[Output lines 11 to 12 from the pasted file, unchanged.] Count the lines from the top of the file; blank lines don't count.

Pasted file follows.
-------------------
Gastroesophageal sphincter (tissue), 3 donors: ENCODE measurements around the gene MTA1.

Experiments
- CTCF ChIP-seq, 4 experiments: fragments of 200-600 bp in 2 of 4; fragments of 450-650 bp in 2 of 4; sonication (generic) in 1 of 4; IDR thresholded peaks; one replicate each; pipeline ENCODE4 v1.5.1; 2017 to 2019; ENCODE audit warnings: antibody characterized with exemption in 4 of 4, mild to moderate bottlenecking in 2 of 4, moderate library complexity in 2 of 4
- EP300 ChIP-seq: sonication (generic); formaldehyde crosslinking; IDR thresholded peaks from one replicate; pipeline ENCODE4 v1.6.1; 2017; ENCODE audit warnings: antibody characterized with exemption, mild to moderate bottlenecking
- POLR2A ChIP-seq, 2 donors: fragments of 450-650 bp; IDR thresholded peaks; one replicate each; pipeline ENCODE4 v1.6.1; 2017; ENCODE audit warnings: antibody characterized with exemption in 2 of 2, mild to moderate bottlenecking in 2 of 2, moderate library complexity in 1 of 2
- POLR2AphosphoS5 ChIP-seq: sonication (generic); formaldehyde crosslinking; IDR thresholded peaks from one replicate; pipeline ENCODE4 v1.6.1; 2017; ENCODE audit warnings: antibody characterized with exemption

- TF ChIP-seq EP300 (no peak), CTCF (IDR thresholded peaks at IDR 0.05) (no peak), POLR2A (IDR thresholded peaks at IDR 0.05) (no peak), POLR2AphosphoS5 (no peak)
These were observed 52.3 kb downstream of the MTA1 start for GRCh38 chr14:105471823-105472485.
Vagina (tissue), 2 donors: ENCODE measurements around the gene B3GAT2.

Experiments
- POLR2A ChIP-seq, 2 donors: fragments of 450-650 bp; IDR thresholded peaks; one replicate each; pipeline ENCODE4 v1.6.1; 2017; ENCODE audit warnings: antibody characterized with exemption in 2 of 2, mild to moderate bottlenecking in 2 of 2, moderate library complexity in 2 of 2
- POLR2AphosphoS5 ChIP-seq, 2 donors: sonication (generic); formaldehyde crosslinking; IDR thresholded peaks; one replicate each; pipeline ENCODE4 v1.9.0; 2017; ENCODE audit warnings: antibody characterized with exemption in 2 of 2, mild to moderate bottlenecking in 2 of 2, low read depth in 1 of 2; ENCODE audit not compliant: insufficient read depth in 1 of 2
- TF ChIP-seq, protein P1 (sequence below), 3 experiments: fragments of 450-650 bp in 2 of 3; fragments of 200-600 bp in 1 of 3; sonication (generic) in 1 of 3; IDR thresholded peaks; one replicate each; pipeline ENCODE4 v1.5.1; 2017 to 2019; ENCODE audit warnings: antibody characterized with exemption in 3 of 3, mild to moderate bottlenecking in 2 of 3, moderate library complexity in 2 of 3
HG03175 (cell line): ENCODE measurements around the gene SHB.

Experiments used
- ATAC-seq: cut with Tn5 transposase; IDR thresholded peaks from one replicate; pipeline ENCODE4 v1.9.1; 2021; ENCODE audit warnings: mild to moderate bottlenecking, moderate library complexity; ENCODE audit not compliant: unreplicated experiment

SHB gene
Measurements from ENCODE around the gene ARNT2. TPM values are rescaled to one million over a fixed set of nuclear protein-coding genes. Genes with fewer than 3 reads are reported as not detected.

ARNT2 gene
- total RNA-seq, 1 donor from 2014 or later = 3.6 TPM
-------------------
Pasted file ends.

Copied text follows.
- POLR2A ChIP-seq, 2 donors: fragments of 450-650 bp; IDR thresholded peaks; one replicate each; pipeline ENCODE4 v1.6.1; 2017; ENCODE audit warnings: antibody characterized with exemption in 2 of 2, mild to moderate bottlenecking in 2 of 2, moderate library complexity in 2 of 2
- POLR2AphosphoS5 ChIP-seq, 2 donors: sonication (generic); formaldehyde crosslinking; IDR thresholded peaks; one replicate each; pipeline ENCODE4 v1.9.0; 2017; ENCODE audit warnings: antibody characterized with exemption in 2 of 2, mild to moderate bottlenecking in 2 of 2, low read depth in 1 of 2; ENCODE audit not compliant: insufficient read depth in 1 of 2